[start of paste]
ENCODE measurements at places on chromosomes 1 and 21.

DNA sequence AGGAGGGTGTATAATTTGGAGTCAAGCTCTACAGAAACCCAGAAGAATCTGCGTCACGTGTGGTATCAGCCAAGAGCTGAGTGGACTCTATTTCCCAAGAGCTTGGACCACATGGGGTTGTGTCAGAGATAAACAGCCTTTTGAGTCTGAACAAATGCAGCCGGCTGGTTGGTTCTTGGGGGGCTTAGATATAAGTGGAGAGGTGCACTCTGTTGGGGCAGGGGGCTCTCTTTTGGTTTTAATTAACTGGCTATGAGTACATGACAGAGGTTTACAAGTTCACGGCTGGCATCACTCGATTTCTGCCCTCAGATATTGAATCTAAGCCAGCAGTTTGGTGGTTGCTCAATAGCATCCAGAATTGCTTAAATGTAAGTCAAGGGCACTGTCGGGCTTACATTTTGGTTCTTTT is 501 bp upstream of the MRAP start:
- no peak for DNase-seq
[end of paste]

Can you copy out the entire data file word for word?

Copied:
ENCODE measurements at places on chromosomes 1 and 21.

DNA sequence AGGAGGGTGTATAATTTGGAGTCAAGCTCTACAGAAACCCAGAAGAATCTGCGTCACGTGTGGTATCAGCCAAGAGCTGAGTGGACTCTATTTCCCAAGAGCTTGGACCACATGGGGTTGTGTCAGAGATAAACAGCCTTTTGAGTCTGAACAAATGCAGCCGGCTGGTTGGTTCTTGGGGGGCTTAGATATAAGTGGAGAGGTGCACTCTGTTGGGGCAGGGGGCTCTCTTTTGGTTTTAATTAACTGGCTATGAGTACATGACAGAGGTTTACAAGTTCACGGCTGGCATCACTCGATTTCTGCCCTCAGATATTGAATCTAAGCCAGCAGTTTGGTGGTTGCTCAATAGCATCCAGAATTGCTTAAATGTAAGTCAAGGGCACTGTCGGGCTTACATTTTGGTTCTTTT is 501 bp upstream of the MRAP start:
- no peak for DNase-seq